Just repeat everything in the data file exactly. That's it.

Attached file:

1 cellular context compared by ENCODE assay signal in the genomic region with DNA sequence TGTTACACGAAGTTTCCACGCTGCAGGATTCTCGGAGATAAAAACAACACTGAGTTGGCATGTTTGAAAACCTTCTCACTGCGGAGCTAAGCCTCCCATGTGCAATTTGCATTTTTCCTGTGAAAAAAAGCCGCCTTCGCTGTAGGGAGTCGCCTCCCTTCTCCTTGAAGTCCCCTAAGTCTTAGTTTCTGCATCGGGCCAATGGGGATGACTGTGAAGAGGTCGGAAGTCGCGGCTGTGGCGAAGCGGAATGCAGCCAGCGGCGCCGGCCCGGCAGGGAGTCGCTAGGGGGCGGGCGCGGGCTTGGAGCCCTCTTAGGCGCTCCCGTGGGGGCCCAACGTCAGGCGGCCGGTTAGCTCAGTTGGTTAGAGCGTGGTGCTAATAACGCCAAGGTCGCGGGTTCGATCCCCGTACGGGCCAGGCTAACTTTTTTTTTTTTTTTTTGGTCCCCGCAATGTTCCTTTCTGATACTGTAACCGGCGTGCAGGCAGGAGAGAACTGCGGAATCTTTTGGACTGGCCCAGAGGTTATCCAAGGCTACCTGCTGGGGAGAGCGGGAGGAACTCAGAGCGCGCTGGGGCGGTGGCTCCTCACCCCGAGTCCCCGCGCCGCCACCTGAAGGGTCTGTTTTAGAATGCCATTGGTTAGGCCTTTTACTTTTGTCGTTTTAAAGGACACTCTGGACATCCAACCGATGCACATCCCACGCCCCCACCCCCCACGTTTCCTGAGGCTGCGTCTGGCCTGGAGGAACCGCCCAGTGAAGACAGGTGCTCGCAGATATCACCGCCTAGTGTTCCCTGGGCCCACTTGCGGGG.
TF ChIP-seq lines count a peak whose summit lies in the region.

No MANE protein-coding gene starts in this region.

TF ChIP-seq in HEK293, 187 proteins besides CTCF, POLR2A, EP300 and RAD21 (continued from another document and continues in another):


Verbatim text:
1 cellular context compared by ENCODE assay signal in the genomic region with DNA sequence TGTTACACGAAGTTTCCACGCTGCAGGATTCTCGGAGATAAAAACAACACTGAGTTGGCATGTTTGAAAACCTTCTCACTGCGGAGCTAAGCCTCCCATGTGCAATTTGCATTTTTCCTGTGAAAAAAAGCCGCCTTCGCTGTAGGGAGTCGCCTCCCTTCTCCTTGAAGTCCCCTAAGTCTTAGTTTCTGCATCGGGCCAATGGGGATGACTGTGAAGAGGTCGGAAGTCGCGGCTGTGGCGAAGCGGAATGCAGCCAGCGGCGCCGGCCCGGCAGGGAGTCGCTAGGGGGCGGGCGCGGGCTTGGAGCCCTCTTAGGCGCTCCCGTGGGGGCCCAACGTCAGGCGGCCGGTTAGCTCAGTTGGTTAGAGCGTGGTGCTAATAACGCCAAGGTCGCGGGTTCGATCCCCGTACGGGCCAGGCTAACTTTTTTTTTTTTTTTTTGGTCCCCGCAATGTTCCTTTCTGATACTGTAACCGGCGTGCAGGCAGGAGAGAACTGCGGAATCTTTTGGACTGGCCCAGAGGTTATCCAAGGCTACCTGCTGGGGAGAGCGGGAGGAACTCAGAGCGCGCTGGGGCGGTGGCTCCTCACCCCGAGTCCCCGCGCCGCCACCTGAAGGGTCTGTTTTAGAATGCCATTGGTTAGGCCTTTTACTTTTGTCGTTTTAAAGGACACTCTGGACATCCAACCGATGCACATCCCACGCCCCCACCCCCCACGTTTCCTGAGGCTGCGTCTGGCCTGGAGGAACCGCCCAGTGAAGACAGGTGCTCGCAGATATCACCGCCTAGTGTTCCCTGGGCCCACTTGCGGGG.
TF ChIP-seq lines count a peak whose summit lies in the region.

No MANE protein-coding gene starts in this region.

TF ChIP-seq in HEK293, 187 proteins besides CTCF, POLR2A, EP300 and RAD21 (continued from another document and continues in another):